…and in doing so, I’m left with the following (the same exact paper — but now it’s in greyscale color):
Next, we’ll drag the paper into the window that contains your item, placing it on top of that item. You’ll be able to see the layer order in your layers palette (see right, in the image below, which shows the paper layer on top of the blue lined pocket card layer)…
See how the paper has taken the “shape” of the pocket card (3″ x 4″ — instead of its original 12″ x 12″)? Well, the entire paper (all 12″ x 12″ of it) is still there. If you click and drag, you’ll find that you can move the paper around on top of the card.
Drag it around until you find texture you really like. I’ve moved it around until I found some of the gorgeous painty brushmarks that will add some character to this card…
Now we’re going to do the final step… which is to use the blending modes in the layers palette to change the greyscale paper into a texture overlay. In PSE, you’ll find this function here (see the arrows)…
I like the “soft light” overlay mode for this purpose (but you can play around with all of the different options and find one that suits your needs!).
Here’s what happened when I chose “soft light” (note that you can now see the card “through” the paper, which has become a transparent texture overlay; the LEFT side of the card is the “before” and the RIGHT side of the card has some awesome weathered digital texture now)…
And… that’s it! Wasn’t that easy?! Here’s a look at my 3 newly-textured cards…
Here’s hoping this simple little trick opens up all sorts of new possibilities for you to use some of the items in your digital stash that you might have been avoiding because they didn’t have any texture… and/or allows you to mix-&-match products in your stash that do have texture with the ones that do not (without it looking like a mish-mash of different styles!). It’s just so quick and easy, and helps make your digital supplies more versatile!
About the Author Laura Passage is the owner of The Digital Press, and also the designer behind Wishing Well Creations by Laura Passage (WWC). She works now as a graphic designer in both the digital and paper scrapbooking industries, but previously spent over a decade working as a college soccer coach. She lives in the Pacific Northwest with her husband and two sons (previously affectionately referred to as The Tiny Terrorists, but nowadays they’ve entered the pre-teen phase — so it’s even worse than that!)… and she will rationalize eating coffee ice cream for breakfast to anyone who questions it.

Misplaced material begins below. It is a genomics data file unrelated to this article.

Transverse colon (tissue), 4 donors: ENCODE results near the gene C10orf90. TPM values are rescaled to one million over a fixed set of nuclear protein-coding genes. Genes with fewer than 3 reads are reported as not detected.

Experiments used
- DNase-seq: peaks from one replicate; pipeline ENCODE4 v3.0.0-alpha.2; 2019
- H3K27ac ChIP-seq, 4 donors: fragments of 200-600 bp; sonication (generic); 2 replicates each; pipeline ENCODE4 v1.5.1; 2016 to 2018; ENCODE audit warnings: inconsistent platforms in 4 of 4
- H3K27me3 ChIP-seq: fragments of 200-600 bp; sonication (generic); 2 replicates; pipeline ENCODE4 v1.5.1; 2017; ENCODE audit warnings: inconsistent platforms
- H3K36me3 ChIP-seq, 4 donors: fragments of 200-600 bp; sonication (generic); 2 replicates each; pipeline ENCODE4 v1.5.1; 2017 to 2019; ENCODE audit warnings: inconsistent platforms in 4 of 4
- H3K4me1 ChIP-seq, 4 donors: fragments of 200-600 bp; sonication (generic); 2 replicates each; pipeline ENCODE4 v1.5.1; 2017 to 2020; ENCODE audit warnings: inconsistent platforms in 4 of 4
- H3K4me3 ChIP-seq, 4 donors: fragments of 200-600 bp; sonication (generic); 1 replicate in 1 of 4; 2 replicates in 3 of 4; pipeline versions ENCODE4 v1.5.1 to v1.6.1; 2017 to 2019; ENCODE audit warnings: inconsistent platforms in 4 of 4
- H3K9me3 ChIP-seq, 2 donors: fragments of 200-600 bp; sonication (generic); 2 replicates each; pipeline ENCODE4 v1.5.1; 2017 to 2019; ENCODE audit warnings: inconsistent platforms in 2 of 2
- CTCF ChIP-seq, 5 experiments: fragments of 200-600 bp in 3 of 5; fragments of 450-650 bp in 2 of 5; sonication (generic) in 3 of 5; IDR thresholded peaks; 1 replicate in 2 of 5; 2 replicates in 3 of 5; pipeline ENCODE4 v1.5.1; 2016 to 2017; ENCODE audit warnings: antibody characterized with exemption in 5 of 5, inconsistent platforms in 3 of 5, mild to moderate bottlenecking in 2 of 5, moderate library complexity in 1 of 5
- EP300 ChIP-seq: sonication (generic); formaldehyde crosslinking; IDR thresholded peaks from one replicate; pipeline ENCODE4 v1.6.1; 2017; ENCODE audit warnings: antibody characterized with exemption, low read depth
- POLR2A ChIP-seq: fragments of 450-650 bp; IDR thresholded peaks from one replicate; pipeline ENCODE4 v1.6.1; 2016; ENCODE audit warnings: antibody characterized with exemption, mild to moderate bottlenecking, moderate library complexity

Just found this section on your site from the newsletter and the tutorial sounds good. However, It is difficult to work with instructions that are just online. Is there any possibility that you could offer them as a .pdf file. It is so much easier when you are trying to learn a new process to be able work offline and keep it available for using in the future.
Hi Maureen! Yes, I definitely know what you mean. The good news is that it’s pretty simple to print out a copy of a WordPress blog post, so you can create your own paper copy. Simply click on the title of the article you want to print (if you’re scrolling through the blog’s main feed), which opens that one singular post. Then, you can choose the “print” option in your web browser (usually it’s located in a menu at the top right corner). The print dialog box will allow you to choose print settings that format your printed copy the way you like it. Easy-peasy!